Business Today

Towards a Digital Detox

Inundated by technology and an always-connected lifestyle, many have started the year by switching off.
Team BT | Print Edition: February 11, 2018
Towards a Digital Detox
Illustration by Raj Verma

Technology is supposed to make life better and free up our time to engage in more 'meaningful' things. But many feel it is merely a pipe dream. Between the smartphone, the smartwatch, the smart car, television, tablet and computer, there are screens everywhere, and people are driven to distraction with notifications popping up every second. At times, the pressure to remain always available on messengers, e-mail and social networks can be simply overwhelming. But it is only half the story.

All manners of organisations are now profiting from people's need to get away from technology and their inability to do it themselves. De-addiction clinics, special camps and workshops charge a hefty sum to steer employees away from the constant barrage of digital interactions for the time being. But routine detox does not work in these cases.

If endless alerts descend on you, you might want to tackle them yourself. Again, switching off your smartphone to cut the constant noise on social media will not help if missing messages from friends and family makes you sad. Detox has to be tailored for the individual. The first step to living a better life in spite of tech is to understand your usage.

Digital detox means kicking this addiction, but it may not be necessarily true. If one wants to keep up with the news or the latest developments in one's area of specialisation, why should it be called an addiction? If one wants to keep track of an ailing parent with frequent messages, why is it toxic? On the other hand, if you are gaming yourself to death or neglecting work and relationships because you cannot tear yourself away from Facebook, you are in trouble and should probably head to a de-addiction clinic.

For most people, it is not a case of addiction but that of using technology as a tool just as they use electricity for nearly everything. Undoubtedly, there will be harmful side effects such as eye strain or back pain for sitting too long, but one can't always sit on the fringes and let the world pass by. So, keep a careful note of what aspects of tech usage are intruding into your life and tackle them one by one. If LinkedIn connection requests are driving you crazy, go to the settings and turn off notifications. If WhatsApp groups are giving you no peace, spend a few minutes to mute the ones you don't want to hear. It is not practical to switch off technology. But that does not mean we cannot smack it down and make peace with it. WORKPLACE MEETINGS NEVER ON A MONDAY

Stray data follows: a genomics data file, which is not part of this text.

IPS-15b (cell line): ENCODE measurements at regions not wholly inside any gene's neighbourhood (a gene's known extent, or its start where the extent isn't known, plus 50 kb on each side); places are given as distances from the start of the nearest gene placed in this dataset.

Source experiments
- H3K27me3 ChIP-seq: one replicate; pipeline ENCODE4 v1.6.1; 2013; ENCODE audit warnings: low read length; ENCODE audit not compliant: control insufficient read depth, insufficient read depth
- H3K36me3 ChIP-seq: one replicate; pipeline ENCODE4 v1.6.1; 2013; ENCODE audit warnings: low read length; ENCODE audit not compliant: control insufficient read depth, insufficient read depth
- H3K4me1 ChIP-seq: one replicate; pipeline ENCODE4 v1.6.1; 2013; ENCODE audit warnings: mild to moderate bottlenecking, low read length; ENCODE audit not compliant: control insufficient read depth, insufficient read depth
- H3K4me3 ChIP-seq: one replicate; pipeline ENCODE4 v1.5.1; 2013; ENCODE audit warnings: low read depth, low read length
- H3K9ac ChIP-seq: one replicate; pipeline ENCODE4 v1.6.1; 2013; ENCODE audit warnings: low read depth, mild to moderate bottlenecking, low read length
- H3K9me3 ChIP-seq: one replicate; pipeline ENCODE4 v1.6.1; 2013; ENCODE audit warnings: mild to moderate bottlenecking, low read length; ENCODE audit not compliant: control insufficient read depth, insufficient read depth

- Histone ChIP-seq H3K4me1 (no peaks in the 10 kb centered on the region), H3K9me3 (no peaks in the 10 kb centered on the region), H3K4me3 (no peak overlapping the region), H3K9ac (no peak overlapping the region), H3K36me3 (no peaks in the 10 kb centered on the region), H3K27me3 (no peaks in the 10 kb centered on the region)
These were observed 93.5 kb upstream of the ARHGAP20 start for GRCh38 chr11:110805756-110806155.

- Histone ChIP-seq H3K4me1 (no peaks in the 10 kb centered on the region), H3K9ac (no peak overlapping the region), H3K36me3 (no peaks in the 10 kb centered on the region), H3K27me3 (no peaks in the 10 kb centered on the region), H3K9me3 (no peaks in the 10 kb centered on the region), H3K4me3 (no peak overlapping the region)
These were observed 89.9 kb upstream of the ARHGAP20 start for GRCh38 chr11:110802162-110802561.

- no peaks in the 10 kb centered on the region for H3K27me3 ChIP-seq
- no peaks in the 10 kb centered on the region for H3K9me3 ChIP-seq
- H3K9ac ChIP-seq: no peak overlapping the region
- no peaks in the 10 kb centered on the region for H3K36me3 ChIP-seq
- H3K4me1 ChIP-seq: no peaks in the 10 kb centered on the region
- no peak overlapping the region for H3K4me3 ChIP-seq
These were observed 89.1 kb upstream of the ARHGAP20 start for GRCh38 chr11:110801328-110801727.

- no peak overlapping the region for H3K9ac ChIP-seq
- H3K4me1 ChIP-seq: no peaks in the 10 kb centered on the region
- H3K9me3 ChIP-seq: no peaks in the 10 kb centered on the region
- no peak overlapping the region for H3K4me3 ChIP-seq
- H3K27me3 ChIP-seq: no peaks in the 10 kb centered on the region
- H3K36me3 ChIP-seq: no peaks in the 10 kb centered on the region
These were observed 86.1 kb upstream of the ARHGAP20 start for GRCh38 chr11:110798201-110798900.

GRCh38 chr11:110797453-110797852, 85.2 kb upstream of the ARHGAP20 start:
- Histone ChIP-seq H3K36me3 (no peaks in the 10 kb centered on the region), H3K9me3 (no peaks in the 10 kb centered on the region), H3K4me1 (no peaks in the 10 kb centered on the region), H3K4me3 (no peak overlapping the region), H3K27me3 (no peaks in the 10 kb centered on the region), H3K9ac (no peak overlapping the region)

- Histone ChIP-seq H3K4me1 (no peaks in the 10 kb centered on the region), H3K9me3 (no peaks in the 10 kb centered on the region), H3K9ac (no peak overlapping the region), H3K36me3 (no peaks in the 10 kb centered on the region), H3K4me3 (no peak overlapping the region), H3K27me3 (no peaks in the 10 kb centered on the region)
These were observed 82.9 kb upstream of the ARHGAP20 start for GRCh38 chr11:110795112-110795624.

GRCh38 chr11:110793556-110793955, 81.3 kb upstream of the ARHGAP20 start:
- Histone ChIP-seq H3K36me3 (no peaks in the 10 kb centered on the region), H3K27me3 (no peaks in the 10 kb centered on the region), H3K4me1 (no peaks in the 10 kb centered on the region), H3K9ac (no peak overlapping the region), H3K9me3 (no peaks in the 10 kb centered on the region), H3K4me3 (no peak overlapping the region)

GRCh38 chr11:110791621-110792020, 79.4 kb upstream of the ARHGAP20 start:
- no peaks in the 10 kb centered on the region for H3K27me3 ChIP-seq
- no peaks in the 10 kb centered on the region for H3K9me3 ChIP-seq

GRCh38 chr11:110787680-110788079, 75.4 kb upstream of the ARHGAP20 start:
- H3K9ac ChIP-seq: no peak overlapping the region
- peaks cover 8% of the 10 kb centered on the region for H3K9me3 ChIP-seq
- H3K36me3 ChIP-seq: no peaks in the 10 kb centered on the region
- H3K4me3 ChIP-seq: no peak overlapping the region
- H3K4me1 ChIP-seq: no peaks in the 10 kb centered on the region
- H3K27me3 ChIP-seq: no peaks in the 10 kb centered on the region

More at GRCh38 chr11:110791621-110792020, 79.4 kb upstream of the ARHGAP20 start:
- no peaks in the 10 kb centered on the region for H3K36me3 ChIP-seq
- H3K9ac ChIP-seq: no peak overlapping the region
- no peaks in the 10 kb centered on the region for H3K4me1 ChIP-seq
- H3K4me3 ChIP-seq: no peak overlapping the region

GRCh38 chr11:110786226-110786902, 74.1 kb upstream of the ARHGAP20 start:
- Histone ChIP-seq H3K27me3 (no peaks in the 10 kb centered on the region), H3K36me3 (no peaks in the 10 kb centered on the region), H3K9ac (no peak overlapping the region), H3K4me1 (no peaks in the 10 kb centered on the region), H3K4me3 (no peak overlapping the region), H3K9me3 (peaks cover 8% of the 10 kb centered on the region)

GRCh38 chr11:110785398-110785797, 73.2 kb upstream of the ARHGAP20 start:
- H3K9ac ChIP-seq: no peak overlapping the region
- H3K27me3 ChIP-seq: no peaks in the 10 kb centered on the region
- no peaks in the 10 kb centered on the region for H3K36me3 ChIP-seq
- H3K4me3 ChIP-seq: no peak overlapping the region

At most workplaces, meetings start on Monday mornings, right after the weekend break. Not the best time as people have not yet wound up after winding down. Some may not even have returned from an extended time off.

Andrew Jensen, business efficiency and performance expert, rules out both Mondays and Fridays for important meetings. "Employees are still typically in 'weekend mode' on Mondays. On Fridays they are likely to be rushing through the day in anticipation of two days off," he writes. Quoting a study, Jensen says respondents in a survey accepted Tuesday 3 p.m. as the best time for a meeting. In early morning meetings, participants may still feel tired or sleepy and may not be adequately prepared. Towards the end of the day, enthusiasm will wane as people get ready to go home. As is well known, mealtimes also affect a meeting.

So, it may be a good idea to follow Jensen's line of thought and plan the most important meetings on Tuesday afternoons to maximise intelligent participation.


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